The traditional idea of summer camp conjures images of wooded retreats with lakes and cabins or fields and gyms for “ball and stick” sports like soccer, basketball, and lacrosse.
But those notions are changing, as innovative programs redefine the genre. What both traditional and more unconventional programs have in common are underlying goals of enrichment and personal growth.
“Our camps specialize in getting kids ‘unplugged’ from the computer and participating in a live adventure where they act out the role of a hero,” said Bedford resident Meghan Gardner, founder of Guard Up!, which offers fencing camps in Burlington and Waltham. “Our mission is to inspire our campers to become life-long learners who want to make a difference in the world.”
The options seem endless. In addition to swordplay for fencing aficionados, there are acting and theater camps for budding thespians, art programs to emulate Winslow Homer or Georgia O’Keeffe, music camps to unleash your inner Joni Mitchell or Leonard Cohen, computer and gaming camps for keyboard jockeys, science camps to inspire a future Nobel Prize winner, or dance programs to give youngsters wings.
Guard Up!’s co-ed Wizards & Warriors Camp combines adventure with science, technology, engineering and math — “essentially a live computer game,” says Gardner, but without the computers.
“Kids play the role of a hero, dressed in costumes, and fight monsters with foam swords and physics,” she said. “Our counselors are teachers or college students learning to become educators. Our heroes learn physics, biology, chemistry, and other academics while solving mysteries from stories based in real world mythology, history, and literature.”
Olympia Fencing Center in Cambridge, which hosts camps at Brandies University in Waltham, allows campers to take up swords with a purpose, but within reason.
“It teaches camaraderie, sportsmanship, discipline,” said Iulia Hondor, a native of Romania who manages Olympia with her husband, Daniel.
“They love the white fencing gear and the real weapons, the clanging of the blades and the scoring lights going off, and the adrenaline rush,” Hondor said. “We teach them how to become better people and overcome today’s failures only to work harder and prepare for tomorrow’s successes. We see tears, but more often, we see big smiles.”
For movement of a different kind, the Melrose-based O’Shea Chaplin Academy of Irish Dance hosts summer camps in Winchester, Norwood, Lawrence, and Watertown. Director Rita O’Shea began teaching in Galway, Ireland, before moving to Boston in the 1960s. Her daughter, Lisa Chaplin McAllister, said “dancers learn stretches, drills, solo dances as well as team dances, and Rita teaches them a little bit of Gaelic.”
Music and academic camps and programs have been popular for decades, and continue to evolve and thrive. Inga Magid founded Keys for Kids in St. Louis after she emigrated from Ukraine in 1989 and brought the group-based music program to Lexington almost two decades ago.
“This program blends the best of Russian, European, Japanese, and American music educational traditions,” said Magid. “Our camp is focused on developing and expanding the artistic and creative side of kids through a well-balanced combination of educational material, fun activities, and games.”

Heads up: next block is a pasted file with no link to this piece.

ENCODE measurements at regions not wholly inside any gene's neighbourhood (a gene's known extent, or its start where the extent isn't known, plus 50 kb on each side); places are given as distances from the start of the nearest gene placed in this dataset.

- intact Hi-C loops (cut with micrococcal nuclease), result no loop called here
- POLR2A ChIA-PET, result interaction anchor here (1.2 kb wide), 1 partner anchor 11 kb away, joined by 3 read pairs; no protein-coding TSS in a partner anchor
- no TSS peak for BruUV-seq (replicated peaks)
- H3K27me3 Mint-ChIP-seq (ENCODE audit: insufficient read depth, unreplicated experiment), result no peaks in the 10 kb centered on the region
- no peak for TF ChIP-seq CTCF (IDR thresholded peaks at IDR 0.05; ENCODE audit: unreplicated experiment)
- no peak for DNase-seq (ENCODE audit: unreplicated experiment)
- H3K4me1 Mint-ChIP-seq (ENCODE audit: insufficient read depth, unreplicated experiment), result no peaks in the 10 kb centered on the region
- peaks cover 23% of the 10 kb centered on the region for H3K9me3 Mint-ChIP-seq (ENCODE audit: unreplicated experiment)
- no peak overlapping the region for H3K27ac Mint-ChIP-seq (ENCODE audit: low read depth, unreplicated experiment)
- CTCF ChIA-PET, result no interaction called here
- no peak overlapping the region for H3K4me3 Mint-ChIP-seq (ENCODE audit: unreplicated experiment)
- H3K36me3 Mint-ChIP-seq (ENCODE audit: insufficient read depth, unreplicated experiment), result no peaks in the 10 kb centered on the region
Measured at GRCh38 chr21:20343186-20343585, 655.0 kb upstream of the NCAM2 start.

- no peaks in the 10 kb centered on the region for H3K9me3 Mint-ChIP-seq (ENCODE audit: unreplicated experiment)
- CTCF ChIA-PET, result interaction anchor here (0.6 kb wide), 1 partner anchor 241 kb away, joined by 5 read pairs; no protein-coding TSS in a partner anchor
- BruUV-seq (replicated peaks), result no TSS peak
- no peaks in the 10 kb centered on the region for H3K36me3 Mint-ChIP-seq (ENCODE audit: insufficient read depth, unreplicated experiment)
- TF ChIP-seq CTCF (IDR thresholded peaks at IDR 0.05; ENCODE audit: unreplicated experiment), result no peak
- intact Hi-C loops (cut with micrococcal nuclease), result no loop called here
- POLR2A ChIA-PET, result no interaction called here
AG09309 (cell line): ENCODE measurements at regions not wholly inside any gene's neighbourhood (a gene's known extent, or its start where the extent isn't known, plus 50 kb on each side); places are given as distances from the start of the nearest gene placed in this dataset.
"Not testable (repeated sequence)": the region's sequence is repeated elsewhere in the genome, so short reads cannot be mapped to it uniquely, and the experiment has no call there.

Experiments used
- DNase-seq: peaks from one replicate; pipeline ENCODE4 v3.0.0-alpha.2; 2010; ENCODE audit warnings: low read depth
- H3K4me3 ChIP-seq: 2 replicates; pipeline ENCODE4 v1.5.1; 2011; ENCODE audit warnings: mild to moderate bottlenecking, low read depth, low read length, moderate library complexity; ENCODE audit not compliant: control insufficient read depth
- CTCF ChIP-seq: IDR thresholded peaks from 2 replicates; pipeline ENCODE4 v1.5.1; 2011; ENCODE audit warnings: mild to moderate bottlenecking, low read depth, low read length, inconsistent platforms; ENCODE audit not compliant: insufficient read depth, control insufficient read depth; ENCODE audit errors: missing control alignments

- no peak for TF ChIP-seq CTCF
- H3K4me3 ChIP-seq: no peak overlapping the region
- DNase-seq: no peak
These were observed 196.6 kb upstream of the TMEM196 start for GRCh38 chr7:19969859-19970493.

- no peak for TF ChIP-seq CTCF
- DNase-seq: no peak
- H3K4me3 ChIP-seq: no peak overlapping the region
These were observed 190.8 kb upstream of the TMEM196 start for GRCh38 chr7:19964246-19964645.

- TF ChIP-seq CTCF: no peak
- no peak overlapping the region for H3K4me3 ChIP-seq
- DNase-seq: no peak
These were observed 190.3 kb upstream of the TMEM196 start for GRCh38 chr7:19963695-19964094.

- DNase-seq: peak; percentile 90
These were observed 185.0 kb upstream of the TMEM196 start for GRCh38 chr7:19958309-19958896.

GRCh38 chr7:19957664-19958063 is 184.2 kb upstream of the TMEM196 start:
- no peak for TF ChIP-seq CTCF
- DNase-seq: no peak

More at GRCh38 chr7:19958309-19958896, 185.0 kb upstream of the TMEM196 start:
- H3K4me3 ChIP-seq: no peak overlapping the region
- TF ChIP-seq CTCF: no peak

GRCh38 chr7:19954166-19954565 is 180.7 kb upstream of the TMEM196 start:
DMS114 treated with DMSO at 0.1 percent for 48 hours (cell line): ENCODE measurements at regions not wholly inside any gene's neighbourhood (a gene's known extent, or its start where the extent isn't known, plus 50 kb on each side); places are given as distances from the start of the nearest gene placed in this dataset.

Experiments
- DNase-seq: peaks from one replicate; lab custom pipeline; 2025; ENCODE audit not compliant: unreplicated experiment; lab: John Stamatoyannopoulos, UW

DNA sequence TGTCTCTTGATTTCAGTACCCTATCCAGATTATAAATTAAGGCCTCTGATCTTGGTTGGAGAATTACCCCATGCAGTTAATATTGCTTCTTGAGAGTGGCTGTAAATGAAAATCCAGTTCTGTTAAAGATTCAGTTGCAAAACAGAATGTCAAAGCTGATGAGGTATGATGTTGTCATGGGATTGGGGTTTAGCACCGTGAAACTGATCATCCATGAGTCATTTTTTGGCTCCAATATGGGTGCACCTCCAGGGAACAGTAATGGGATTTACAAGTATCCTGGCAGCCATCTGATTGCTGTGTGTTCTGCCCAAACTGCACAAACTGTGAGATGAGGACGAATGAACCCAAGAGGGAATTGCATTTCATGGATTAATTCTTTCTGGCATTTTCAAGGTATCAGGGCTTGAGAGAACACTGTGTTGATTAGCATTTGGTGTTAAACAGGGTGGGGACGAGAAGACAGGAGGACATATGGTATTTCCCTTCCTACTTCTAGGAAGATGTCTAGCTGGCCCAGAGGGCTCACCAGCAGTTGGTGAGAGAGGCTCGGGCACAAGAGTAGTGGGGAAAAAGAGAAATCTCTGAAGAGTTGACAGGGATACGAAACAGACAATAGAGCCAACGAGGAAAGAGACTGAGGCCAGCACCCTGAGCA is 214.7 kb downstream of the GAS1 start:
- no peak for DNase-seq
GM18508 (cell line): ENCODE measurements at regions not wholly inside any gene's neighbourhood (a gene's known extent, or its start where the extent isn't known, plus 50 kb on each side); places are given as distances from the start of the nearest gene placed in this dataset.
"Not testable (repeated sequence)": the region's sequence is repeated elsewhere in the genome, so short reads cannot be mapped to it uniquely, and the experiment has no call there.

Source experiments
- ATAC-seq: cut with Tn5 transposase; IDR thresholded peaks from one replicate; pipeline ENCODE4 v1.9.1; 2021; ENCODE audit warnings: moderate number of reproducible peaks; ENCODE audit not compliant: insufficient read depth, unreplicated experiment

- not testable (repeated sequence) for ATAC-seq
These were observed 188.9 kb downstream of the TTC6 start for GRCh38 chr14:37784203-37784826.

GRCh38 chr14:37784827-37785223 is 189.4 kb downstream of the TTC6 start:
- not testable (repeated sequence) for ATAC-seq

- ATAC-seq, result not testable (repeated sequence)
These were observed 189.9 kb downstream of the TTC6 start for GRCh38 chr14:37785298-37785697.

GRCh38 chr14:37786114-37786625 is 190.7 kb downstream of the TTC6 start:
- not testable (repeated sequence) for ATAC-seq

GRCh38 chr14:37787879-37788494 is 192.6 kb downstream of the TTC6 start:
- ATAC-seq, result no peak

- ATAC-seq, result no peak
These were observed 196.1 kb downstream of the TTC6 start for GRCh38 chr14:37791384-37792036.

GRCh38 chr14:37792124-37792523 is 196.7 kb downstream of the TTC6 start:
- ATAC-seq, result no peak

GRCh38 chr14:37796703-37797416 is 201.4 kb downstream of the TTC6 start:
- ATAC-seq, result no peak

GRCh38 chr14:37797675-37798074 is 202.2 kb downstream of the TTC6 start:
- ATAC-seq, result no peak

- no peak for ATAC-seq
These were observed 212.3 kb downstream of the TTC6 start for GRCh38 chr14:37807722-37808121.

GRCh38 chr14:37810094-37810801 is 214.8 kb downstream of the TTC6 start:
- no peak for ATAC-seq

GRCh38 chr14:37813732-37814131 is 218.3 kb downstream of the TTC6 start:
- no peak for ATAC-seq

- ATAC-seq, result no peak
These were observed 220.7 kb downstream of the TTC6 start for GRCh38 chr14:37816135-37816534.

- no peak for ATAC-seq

The South Shore Arts Center in Cohasset offers several programs that are an extension of the center’s year-round classes under the tutelage of “experienced teachers who are also practicing, exhibiting artists,” said education coordinator Anthony Pilla.
At the deCordova Sculpture Park and Museum in Lincoln, “the hive” is tailored “for curious kids who want to think, discover, and make big things together,” said program director Sarah Ann Brockway.
“Campers work inside studios, outside in the park, and visit the museum,” said Brockway. “They find inspiration in art, nature, and themselves. They’re not sitting at desks to master techniques. Each camper’s personal interests and unique abilities are welcomed. They experiment and get messy.”
Kristy Pace of Los Angeles travels east each summer to run the Pocket Full of Tales program at The Center for Arts in Natick.
“Each workshop is a space to explore, experiment, and engage in the performing arts, through performing stories inspired by popular classics,” said Pace. “Each class is adapted to the individuals in the class, to meet their personal developmental and artistic capabilities.”
Similarly, Dori Robinson, who oversees the Kids Summer Drama Workshops at the Stoneham Theatre, said: “We believe that good theater makes good people, which means that we cultivate an environment that cares about the process just as much as the product. We’re as dedicated to rigorous theater training as we are about building empathy, confidence, and collaboration.”
Sometimes, even adults get involved. The South Shore Arts Center, said Pilla, has “28 classes for adults, including professional workshops and study with outstanding visiting artists.”
At deCordova, “the grown-ups have wanted in on the hive creation since year one,” said Brockway. “Last year, we piloted an adult hive three-hour workshop where camper parents design and construct a component which complements the campers’ installation. This year we’ll have two adult hives.”
Guard Up! camps culminate with a “Big Battle” every two weeks, Gardner said.
“This is also our ‘Parents Day,’ when all of the parents show up and report to make-up to get made into zombies,” she said. “This is a huge event where over 100 heroes battle the staff and parents in an effort to save humanity.”